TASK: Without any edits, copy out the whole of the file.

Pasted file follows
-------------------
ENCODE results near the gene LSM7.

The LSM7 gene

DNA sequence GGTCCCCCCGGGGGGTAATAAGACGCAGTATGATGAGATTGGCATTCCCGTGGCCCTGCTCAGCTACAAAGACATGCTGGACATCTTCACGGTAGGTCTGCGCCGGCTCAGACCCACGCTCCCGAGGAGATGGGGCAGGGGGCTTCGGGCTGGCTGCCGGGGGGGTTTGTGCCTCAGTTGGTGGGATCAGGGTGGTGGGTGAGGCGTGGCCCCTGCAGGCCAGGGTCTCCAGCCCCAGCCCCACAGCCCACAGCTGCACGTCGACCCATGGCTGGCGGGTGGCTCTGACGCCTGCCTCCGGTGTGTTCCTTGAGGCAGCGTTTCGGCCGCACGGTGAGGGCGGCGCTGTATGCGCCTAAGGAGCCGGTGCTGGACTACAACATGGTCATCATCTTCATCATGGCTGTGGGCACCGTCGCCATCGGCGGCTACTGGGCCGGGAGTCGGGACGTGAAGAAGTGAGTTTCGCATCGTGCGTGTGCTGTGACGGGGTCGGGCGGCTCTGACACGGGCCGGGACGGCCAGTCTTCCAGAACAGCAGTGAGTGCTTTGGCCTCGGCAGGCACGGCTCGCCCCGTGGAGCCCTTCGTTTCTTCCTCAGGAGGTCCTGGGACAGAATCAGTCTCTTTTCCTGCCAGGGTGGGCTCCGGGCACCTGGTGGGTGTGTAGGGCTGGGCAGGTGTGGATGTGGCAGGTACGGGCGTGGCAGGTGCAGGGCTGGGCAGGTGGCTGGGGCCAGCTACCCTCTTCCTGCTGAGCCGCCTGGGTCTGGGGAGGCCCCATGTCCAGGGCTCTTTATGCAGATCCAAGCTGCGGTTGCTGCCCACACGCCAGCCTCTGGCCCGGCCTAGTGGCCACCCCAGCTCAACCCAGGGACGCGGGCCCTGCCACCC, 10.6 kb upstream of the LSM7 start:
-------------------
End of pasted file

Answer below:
ENCODE results near the gene LSM7.

The LSM7 gene

DNA sequence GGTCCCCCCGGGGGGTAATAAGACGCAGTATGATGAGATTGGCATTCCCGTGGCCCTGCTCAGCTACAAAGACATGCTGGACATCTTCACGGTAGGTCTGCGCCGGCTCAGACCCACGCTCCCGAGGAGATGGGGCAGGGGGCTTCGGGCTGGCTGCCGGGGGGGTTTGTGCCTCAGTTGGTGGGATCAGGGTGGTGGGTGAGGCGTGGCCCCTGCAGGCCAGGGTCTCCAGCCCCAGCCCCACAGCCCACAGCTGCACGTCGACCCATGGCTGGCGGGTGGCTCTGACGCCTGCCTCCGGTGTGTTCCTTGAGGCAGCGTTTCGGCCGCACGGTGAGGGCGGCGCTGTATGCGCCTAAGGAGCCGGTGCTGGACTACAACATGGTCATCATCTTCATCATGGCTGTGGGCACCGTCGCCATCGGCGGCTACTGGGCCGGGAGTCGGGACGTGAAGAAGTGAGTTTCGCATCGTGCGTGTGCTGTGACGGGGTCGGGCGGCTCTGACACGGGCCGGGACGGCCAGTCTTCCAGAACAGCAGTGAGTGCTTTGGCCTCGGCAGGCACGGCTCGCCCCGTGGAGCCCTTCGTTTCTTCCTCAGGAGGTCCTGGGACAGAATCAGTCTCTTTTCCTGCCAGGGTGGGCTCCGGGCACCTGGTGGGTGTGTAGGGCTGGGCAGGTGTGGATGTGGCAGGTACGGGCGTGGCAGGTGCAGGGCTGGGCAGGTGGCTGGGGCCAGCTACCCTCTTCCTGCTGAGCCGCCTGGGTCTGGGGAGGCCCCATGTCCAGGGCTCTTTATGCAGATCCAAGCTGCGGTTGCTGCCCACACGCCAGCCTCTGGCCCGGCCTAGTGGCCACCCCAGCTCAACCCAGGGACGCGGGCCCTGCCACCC, 10.6 kb upstream of the LSM7 start: